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This is a 8.8 rearend I purchased from a Mustang salvage yard. I was told it was a 94-98 8.8. I am doing a 5 lug disc brake conversion on my 88 mustang. 13 inch cobras on front and 10.5 disc on back. I was told this rearend was a direct swap, just a little wider. I have changed axle bearings and seals in a 8.8 before, but this one is different. This is a picture of the end of the housing where the bearing goes. The bearing used to ride in between the 2 raised ridges you can see in the pic and had a plastic cage around the rollers. This housing also has another seal behind the bearing. I guess my question is, is this a 94-98 8.8 out of a Mustang? All the bearing kits I find are not for this housing and only come with one seal and it looks different.
Any help would be appreciated
 

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This is a 8.8 rearend I purchased from a Mustang salvage yard. I was told it was a 94-98 8.8. I am doing a 5 lug disc brake conversion on my 88 mustang. 13 inch cobras on front and 10.5 disc on back. I was told this rearend was a direct swap, just a little wider. I have changed axle bearings and seals in a 8.8 before, but this one is different. This is a picture of the end of the housing where the bearing goes. The bearing used to ride in between the 2 raised ridges you can see in the pic and had a plastic cage around the rollers. This housing also has another seal behind the bearing. I guess my question is, is this a 94-98 8.8 out of a Mustang? All the bearing kits I find are not for this housing and only come with one seal and it looks different.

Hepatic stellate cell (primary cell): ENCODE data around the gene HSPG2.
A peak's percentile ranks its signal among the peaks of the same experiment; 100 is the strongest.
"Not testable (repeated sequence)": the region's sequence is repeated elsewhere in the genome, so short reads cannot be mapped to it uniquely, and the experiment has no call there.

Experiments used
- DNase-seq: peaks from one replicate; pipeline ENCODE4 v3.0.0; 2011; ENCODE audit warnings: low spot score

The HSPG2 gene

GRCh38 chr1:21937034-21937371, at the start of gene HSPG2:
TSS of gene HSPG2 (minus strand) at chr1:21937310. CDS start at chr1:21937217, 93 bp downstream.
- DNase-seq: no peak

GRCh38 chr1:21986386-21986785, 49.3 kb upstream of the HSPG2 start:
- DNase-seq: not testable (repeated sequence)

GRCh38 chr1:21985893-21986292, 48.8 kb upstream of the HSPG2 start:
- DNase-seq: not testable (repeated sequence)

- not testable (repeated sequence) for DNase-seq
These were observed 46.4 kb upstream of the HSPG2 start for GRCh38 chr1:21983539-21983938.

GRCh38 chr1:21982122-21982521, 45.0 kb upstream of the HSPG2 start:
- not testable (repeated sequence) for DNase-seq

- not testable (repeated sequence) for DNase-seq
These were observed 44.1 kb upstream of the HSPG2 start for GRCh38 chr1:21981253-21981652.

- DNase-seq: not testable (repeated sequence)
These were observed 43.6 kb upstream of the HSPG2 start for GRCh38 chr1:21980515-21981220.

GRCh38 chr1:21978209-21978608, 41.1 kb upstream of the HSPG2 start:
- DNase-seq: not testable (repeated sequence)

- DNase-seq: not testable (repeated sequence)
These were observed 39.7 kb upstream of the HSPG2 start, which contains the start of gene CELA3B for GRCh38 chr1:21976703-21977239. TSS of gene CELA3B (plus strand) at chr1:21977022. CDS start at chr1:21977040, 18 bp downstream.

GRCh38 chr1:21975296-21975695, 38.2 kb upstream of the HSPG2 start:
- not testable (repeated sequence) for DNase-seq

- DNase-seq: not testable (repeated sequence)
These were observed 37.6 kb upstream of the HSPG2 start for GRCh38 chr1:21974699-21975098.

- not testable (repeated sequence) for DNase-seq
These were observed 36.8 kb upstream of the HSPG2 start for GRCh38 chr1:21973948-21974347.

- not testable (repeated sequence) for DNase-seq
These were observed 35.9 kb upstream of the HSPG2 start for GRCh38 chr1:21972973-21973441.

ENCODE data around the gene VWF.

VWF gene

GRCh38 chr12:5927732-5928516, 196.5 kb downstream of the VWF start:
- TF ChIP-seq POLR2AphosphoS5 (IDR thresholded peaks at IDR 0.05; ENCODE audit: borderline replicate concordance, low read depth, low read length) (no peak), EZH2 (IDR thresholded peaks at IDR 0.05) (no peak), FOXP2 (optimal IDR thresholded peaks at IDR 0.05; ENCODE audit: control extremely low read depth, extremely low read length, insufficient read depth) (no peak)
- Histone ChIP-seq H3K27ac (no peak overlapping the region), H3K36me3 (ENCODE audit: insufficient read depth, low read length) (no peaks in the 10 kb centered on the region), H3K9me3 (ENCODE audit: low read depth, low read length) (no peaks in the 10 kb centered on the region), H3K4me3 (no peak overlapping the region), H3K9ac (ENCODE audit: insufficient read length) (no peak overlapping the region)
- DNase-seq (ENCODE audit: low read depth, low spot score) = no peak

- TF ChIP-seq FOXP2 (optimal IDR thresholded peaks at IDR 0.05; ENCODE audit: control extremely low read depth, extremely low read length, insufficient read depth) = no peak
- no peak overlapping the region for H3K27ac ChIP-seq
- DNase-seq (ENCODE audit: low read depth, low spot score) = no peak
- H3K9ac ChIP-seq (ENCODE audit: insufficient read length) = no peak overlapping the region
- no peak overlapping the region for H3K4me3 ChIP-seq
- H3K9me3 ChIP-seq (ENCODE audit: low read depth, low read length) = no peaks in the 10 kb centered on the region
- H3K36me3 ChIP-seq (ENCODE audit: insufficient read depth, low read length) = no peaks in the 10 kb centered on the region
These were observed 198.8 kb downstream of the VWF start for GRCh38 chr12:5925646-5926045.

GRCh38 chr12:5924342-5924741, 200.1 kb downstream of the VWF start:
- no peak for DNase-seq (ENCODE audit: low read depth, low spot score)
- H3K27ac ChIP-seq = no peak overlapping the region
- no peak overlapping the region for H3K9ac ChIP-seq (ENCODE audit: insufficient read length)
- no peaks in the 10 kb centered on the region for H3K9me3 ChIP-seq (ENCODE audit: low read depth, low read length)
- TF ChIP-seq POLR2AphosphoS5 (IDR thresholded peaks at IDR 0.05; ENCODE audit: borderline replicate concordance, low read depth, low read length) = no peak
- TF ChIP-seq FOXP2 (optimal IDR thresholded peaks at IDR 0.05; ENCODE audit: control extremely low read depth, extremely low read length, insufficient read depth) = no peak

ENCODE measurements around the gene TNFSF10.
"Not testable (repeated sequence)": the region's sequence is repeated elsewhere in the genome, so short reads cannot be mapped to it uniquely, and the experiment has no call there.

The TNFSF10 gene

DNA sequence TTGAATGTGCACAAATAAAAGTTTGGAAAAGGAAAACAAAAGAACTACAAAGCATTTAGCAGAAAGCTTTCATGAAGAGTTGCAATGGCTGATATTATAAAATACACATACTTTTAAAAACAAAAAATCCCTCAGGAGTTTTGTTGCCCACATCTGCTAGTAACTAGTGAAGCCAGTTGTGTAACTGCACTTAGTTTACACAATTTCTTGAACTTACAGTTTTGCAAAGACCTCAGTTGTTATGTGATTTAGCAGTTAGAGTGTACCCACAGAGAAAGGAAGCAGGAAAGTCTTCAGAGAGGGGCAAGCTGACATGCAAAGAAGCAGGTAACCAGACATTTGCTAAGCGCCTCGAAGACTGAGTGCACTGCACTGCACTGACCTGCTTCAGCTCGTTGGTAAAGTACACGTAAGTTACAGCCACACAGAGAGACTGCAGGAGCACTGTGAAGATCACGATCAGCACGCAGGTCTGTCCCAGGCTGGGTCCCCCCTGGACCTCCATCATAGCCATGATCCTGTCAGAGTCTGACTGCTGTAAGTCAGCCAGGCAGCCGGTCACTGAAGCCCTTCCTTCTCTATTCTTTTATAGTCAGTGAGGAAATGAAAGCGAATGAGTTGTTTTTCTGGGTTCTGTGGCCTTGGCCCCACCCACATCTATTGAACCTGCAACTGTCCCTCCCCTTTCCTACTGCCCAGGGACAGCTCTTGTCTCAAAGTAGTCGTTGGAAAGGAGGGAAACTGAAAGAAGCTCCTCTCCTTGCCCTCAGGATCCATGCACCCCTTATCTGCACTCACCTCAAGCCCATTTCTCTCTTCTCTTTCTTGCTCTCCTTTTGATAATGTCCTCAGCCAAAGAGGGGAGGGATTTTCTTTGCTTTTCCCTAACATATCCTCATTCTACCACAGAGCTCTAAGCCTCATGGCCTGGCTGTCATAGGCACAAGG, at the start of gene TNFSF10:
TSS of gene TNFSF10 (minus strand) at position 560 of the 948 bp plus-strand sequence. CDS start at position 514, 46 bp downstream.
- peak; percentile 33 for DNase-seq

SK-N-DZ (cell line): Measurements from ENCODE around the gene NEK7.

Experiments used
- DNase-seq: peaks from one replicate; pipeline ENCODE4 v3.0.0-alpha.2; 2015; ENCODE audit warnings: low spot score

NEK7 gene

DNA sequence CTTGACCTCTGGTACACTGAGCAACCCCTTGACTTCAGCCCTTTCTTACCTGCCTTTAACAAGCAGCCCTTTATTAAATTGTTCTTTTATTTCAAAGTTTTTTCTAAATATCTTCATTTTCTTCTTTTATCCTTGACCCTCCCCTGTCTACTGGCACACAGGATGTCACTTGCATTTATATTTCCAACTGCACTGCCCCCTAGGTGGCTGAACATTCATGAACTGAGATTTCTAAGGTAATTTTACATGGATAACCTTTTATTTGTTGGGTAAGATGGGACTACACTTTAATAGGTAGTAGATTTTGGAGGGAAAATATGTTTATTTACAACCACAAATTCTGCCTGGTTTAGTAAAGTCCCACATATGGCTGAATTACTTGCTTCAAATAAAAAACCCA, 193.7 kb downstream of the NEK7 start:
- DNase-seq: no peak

Any help would be appreciated
Take a real good look at the replacement bearings and the parts book for service parts .
 

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It looks like your rear used a 2-piece bearing. Measure the OD of the seal/race that's still in there. I'll bet it matches the OD of standard 1-pece (race and rollers) replacement bearings. Assuming this isn't one of the rare floating-axle versions (no C-clip), then you should be able to pull the seal and race, and replace with a standard raced bearing and outer seal. Measure everything carefully - especially your depth.

Just for comparison, take a look at Timken's listings here. Note their replacement bearing and seal set looks much like yours, with a deep O-ringed outer seal body. Also read their notes about how it is different and the dimensions they give under the "Attributes" tab in the pop-up info. There are two different 8.8 bearings even in the same year but different models - the 6408 and the 5707. HTH

David

PS: if yo prefer a printable PDF catalog version to the online catalog, it's here.
 

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Thanks for the reply. After some research I found out that these are Axle replacement bearings. They are use when the axle is damaged. These axles have a little pitting on them but not real bad. By using this setup it moves where the bearing rides on the axle. I am just going to replace them with another set of the same kind.